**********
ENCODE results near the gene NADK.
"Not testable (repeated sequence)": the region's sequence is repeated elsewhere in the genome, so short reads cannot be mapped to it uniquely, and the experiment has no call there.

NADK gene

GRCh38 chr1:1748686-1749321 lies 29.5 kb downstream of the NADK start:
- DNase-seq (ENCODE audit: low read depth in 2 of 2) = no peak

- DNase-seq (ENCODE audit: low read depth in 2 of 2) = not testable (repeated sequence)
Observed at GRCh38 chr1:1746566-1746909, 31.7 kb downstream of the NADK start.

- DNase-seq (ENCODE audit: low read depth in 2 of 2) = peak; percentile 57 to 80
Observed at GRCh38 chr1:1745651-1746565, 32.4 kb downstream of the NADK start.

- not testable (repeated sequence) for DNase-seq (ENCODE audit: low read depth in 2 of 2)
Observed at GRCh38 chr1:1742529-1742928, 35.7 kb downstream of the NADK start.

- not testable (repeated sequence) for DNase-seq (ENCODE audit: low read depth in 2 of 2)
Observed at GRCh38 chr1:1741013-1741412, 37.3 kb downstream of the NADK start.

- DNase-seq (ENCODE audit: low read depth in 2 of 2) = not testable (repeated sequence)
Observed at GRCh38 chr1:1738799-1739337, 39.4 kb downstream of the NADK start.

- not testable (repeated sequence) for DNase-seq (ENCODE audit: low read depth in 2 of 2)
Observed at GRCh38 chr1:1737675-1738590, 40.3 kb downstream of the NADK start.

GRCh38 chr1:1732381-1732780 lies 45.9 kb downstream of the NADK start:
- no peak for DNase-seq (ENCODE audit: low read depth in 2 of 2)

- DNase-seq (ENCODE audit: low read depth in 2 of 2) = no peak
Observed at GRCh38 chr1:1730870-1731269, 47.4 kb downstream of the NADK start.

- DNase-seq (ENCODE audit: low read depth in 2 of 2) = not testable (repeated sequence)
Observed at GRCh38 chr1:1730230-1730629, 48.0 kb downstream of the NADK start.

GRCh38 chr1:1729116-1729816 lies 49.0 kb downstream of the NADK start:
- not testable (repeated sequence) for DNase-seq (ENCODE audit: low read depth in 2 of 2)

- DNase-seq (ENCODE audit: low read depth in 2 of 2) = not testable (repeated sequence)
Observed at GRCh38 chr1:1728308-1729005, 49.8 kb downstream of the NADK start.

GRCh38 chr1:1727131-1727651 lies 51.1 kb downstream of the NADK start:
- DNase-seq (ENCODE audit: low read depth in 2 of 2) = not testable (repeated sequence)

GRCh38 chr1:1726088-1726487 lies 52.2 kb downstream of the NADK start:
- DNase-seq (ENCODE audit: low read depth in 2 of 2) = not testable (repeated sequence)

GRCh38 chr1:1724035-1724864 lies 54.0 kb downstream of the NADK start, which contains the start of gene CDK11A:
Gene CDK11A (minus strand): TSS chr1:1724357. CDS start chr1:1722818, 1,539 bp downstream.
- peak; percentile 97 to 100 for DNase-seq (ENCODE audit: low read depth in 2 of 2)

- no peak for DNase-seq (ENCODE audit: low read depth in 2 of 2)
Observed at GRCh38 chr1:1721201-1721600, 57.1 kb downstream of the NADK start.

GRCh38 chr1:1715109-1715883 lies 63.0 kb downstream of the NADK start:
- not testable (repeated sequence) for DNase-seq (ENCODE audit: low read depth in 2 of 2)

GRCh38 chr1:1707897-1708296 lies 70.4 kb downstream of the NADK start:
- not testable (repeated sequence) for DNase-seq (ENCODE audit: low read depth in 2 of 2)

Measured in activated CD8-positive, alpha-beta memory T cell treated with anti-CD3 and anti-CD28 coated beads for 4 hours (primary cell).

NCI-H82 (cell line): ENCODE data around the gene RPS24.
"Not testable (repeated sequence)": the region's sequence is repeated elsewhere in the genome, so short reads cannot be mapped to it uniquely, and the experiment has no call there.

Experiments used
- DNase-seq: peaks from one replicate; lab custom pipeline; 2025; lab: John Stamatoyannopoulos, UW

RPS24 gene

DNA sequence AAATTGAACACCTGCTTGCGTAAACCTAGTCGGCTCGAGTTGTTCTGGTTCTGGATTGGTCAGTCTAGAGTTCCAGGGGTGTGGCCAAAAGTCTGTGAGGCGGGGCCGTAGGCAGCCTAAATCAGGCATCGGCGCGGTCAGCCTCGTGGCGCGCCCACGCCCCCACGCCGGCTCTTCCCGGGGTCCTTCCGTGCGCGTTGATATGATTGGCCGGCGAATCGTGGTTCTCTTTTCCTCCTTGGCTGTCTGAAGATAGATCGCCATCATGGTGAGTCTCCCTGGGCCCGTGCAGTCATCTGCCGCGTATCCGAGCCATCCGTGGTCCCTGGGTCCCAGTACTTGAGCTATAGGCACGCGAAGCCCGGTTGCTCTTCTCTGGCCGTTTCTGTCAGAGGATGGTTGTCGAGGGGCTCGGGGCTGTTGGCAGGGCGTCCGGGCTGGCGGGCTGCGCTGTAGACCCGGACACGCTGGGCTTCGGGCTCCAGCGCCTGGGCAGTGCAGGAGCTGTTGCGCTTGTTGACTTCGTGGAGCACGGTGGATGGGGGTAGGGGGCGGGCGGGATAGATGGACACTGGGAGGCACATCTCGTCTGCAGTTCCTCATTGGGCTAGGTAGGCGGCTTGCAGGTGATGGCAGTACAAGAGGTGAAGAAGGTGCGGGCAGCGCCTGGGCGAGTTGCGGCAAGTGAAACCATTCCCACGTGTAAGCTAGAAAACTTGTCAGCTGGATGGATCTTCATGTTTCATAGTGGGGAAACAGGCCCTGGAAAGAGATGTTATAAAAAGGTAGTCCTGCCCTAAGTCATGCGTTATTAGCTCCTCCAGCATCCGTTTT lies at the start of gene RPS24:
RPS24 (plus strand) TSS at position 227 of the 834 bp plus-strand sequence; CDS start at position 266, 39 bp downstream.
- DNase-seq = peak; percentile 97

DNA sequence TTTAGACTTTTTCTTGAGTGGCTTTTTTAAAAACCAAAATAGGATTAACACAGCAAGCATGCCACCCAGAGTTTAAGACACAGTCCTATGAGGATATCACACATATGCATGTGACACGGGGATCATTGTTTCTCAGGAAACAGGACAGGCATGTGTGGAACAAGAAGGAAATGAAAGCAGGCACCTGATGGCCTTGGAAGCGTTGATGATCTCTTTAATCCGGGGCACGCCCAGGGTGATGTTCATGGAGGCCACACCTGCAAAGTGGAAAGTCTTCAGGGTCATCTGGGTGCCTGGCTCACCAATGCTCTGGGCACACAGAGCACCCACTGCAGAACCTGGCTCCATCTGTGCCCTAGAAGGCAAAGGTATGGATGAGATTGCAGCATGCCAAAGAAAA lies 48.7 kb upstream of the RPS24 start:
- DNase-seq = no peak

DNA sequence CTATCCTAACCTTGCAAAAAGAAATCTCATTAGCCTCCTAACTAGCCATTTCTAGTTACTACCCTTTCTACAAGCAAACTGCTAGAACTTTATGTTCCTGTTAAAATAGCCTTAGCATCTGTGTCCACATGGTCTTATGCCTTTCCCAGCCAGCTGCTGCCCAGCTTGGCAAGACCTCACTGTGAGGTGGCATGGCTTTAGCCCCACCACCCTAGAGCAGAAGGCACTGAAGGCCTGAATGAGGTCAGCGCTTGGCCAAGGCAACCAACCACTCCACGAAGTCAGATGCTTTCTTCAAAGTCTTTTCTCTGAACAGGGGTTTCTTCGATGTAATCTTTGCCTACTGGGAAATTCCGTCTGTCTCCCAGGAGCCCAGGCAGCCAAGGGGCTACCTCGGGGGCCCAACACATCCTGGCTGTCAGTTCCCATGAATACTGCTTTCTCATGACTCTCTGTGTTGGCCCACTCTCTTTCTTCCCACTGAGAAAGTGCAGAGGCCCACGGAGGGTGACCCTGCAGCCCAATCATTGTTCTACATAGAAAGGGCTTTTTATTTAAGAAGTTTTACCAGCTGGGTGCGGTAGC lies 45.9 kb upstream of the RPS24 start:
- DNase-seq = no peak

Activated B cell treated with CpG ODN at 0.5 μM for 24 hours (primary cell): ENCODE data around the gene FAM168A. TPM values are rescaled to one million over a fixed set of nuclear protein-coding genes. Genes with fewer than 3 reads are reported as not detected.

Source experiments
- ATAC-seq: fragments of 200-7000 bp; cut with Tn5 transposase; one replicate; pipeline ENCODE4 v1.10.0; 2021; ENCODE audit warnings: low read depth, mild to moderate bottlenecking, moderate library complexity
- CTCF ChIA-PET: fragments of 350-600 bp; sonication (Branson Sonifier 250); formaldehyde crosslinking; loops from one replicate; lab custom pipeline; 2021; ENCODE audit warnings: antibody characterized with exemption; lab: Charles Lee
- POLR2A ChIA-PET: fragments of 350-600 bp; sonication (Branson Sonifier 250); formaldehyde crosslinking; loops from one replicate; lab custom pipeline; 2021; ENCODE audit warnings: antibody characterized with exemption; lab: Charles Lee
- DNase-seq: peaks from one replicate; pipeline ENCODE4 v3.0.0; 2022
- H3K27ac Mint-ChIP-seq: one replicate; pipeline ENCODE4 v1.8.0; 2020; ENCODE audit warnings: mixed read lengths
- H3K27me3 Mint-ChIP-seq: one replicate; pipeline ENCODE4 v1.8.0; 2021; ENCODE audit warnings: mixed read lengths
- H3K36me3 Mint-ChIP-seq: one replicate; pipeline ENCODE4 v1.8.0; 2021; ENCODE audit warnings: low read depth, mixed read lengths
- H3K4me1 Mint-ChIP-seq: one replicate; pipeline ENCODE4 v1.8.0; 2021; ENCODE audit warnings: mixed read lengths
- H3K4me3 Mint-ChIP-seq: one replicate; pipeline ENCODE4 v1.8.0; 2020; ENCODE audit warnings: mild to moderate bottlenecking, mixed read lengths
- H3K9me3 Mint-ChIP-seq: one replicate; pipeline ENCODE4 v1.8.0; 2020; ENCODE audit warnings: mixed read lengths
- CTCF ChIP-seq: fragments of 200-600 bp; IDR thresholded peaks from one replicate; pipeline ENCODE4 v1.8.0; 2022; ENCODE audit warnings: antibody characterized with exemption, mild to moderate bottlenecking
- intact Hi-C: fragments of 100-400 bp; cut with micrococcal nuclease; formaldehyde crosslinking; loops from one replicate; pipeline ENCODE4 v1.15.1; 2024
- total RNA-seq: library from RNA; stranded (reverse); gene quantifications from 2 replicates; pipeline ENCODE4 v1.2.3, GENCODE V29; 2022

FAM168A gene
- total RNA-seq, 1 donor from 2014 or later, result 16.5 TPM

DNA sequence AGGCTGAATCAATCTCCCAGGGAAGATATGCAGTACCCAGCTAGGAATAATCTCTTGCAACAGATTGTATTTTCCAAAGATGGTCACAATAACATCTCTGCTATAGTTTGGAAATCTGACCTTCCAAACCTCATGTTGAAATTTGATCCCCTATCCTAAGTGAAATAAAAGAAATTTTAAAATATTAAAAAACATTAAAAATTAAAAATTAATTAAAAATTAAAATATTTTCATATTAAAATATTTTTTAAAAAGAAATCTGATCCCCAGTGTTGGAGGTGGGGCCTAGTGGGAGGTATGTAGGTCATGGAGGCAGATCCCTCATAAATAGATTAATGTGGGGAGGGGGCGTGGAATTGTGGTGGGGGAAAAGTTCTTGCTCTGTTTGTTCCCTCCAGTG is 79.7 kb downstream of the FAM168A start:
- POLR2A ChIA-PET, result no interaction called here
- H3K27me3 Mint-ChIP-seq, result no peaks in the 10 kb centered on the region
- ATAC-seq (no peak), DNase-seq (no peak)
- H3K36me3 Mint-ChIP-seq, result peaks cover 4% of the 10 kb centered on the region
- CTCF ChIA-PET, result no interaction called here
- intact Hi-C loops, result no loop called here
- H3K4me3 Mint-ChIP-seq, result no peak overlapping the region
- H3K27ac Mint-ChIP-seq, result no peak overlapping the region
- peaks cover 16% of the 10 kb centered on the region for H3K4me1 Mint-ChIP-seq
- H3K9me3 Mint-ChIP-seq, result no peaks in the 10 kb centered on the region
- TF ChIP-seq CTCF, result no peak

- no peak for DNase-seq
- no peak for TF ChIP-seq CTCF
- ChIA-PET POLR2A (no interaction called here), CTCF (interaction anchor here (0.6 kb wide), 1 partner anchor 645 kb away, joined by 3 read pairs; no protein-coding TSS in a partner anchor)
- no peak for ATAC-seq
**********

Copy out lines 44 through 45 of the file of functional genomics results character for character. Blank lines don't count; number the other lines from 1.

Experiments used
- DNase-seq: peaks from one replicate; lab custom pipeline; 2025; lab: John Stamatoyannopoulos, UW